Page 8 of 11 FirstFirst ... 678910 ... LastLast
Results 106 to 120 of 155

Thread: Qigong as Medicine

  1. #106
    Join Date
    Dec 1969
    Location
    Fremont, CA, U.S.A.
    Posts
    44,282

    Lowers Depression Symptoms In Breast Cancer Patients

    Whatever works.
    Qigong Lowers Depression Symptoms In Breast Cancer Patients
    Meditating with Qigong has been shown to lower symptoms of depression in women undergoing radiation therapy for breast cancer.
    By Anthony Rivas | May 26, 2013 04:14 PM EDT

    Qigong, a Chinese meditation technique that combines fluid movements and breathing, has long been valued for its calming, balance-restoring effect on the body. Recently published in the journal Cancer, a study has found that practicing qigong may reduce symptoms and improve the quality of life of women who are receiving radiotherapy to treat their breast cancer.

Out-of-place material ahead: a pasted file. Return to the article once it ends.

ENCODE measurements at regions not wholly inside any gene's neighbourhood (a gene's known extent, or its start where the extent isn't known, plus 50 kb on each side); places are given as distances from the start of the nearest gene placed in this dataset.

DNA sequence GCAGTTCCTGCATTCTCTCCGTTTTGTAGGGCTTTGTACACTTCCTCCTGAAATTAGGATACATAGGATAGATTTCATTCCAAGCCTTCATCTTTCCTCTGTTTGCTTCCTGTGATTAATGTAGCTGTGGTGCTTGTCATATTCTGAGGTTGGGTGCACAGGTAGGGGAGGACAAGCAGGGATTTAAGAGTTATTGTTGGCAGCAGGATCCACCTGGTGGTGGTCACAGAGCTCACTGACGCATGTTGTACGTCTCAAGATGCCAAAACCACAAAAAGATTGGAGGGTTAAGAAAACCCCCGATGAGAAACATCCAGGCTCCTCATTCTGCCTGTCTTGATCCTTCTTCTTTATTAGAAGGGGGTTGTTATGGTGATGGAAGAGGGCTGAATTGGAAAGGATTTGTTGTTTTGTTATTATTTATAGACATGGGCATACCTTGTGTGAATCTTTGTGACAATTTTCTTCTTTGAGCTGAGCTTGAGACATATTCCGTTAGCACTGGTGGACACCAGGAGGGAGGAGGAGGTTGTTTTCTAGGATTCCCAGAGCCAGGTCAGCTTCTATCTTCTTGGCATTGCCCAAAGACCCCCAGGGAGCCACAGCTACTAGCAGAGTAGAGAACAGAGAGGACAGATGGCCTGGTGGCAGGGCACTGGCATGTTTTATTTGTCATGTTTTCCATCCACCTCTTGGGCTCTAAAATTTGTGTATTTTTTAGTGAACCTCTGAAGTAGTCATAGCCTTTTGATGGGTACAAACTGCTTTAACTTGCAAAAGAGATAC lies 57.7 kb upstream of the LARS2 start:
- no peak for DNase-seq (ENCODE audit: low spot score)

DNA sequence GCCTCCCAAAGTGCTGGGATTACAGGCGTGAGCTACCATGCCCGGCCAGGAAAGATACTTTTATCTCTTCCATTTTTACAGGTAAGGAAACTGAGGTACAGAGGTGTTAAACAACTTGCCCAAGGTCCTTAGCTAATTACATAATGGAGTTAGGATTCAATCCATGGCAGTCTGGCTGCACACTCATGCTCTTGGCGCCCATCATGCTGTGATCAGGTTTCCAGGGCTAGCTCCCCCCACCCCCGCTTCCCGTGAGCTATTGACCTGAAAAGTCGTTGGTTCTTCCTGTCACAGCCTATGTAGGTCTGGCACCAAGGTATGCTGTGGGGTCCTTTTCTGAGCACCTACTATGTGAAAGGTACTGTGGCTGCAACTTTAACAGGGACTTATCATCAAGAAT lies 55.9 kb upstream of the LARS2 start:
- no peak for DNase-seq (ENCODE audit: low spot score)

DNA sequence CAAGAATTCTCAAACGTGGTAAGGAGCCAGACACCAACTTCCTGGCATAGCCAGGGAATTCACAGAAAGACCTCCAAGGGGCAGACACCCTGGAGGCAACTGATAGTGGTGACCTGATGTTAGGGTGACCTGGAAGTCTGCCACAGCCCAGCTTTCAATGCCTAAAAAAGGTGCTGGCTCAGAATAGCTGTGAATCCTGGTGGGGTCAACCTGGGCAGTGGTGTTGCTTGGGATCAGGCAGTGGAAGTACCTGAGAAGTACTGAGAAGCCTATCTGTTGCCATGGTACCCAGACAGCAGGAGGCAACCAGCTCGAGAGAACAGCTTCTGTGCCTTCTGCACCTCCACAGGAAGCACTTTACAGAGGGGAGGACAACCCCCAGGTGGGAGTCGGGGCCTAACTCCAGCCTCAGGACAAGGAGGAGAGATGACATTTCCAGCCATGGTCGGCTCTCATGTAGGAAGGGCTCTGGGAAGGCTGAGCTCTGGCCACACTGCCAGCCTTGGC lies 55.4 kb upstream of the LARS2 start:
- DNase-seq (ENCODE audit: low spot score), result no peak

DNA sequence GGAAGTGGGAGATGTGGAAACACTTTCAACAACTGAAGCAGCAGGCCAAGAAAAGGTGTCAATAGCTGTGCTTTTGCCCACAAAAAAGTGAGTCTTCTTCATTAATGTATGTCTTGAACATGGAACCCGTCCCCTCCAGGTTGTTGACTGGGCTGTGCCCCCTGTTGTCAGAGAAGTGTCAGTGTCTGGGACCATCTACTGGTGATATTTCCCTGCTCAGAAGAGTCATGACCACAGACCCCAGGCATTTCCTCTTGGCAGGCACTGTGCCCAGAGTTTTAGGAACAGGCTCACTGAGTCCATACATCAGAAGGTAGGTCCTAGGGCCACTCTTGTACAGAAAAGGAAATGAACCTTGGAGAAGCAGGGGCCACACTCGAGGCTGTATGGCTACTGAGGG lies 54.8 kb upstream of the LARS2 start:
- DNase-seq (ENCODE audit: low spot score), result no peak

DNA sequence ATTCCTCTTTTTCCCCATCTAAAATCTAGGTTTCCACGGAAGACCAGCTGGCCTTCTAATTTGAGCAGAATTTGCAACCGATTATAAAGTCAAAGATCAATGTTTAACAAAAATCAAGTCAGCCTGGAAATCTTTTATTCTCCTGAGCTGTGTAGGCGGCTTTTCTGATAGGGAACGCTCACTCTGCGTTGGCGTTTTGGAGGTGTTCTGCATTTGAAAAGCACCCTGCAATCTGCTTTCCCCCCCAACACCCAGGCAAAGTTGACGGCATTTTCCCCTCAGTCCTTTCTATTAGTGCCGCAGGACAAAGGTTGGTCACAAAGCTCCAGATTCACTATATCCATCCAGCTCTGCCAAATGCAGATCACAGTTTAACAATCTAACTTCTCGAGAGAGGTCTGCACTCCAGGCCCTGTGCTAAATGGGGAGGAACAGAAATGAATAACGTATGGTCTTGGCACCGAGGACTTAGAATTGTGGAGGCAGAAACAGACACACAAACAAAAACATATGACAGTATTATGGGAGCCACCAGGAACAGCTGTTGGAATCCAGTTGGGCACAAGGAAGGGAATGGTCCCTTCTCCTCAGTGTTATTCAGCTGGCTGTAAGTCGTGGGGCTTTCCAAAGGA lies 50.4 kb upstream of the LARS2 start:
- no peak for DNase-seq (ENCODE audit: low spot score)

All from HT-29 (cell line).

Qigong involves coordinating slow, dance-like movements with breathing in order to achieve a healthy flow of energy, or qi, throughout the body. It is focused more on longevity, stress reduction, and improved health through mind and body, according to The New York Times.

    Researchers at the University of Texas MD Anderson Cancer Center followed 96 Chinese women in Shanghai over the course of five to six weeks of radiotherapy. Half of the women were assigned to a qigong group, while the other half received standard treatment. Women in the qigong group reported less symptoms of depression at the end of radiotherapy than the women who received standard care. Furthermore, women who reported being the most depressed at the beginning of the study showed the steepest decline in depressive symptoms, according to the Houston Chronicle.